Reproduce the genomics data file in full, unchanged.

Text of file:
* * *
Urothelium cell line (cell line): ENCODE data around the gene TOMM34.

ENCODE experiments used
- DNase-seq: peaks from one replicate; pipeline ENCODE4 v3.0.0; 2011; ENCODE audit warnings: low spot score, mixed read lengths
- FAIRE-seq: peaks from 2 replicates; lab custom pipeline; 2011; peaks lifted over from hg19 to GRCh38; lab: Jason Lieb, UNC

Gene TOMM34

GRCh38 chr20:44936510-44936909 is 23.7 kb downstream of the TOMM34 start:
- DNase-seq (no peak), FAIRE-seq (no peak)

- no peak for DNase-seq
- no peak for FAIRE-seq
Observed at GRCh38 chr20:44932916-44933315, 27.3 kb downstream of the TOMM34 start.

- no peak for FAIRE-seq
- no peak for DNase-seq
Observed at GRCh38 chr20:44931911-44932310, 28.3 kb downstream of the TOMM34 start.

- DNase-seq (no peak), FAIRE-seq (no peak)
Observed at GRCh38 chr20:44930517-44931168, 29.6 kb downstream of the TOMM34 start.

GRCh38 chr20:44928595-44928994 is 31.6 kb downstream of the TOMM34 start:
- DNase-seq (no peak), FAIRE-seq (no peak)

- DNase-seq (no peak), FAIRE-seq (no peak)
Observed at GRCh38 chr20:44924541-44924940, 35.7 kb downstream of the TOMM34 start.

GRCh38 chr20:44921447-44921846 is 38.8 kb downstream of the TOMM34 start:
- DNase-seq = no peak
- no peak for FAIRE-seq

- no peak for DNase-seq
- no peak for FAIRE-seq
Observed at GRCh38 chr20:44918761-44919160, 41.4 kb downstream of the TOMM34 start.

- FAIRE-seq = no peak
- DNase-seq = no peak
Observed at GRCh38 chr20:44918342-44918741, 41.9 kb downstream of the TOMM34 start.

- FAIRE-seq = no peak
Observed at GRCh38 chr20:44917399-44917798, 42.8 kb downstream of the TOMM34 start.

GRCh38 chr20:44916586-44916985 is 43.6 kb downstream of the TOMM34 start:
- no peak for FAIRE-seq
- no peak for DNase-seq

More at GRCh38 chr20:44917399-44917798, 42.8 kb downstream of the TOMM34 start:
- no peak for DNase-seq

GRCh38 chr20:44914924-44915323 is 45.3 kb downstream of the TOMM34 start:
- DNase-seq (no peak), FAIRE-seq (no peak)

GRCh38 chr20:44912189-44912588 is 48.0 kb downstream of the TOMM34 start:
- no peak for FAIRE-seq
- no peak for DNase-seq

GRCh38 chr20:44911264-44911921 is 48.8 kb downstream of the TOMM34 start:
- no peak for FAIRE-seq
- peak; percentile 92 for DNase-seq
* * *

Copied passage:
Urothelium cell line (cell line): ENCODE data around the gene TOMM34.

ENCODE experiments used
- DNase-seq: peaks from one replicate; pipeline ENCODE4 v3.0.0; 2011; ENCODE audit warnings: low spot score, mixed read lengths
- FAIRE-seq: peaks from 2 replicates; lab custom pipeline; 2011; peaks lifted over from hg19 to GRCh38; lab: Jason Lieb, UNC

Gene TOMM34

GRCh38 chr20:44936510-44936909 is 23.7 kb downstream of the TOMM34 start:
- DNase-seq (no peak), FAIRE-seq (no peak)

- no peak for DNase-seq
- no peak for FAIRE-seq
Observed at GRCh38 chr20:44932916-44933315, 27.3 kb downstream of the TOMM34 start.

- no peak for FAIRE-seq
- no peak for DNase-seq
Observed at GRCh38 chr20:44931911-44932310, 28.3 kb downstream of the TOMM34 start.

- DNase-seq (no peak), FAIRE-seq (no peak)
Observed at GRCh38 chr20:44930517-44931168, 29.6 kb downstream of the TOMM34 start.

GRCh38 chr20:44928595-44928994 is 31.6 kb downstream of the TOMM34 start:
- DNase-seq (no peak), FAIRE-seq (no peak)

- DNase-seq (no peak), FAIRE-seq (no peak)
Observed at GRCh38 chr20:44924541-44924940, 35.7 kb downstream of the TOMM34 start.

GRCh38 chr20:44921447-44921846 is 38.8 kb downstream of the TOMM34 start:
- DNase-seq = no peak
- no peak for FAIRE-seq

- no peak for DNase-seq
- no peak for FAIRE-seq
Observed at GRCh38 chr20:44918761-44919160, 41.4 kb downstream of the TOMM34 start.

- FAIRE-seq = no peak
- DNase-seq = no peak
Observed at GRCh38 chr20:44918342-44918741, 41.9 kb downstream of the TOMM34 start.

- FAIRE-seq = no peak
Observed at GRCh38 chr20:44917399-44917798, 42.8 kb downstream of the TOMM34 start.

GRCh38 chr20:44916586-44916985 is 43.6 kb downstream of the TOMM34 start:
- no peak for FAIRE-seq
- no peak for DNase-seq

More at GRCh38 chr20:44917399-44917798, 42.8 kb downstream of the TOMM34 start:
- no peak for DNase-seq

GRCh38 chr20:44914924-44915323 is 45.3 kb downstream of the TOMM34 start:
- DNase-seq (no peak), FAIRE-seq (no peak)

GRCh38 chr20:44912189-44912588 is 48.0 kb downstream of the TOMM34 start:
- no peak for FAIRE-seq
- no peak for DNase-seq

GRCh38 chr20:44911264-44911921 is 48.8 kb downstream of the TOMM34 start:
- no peak for FAIRE-seq
- peak; percentile 92 for DNase-seq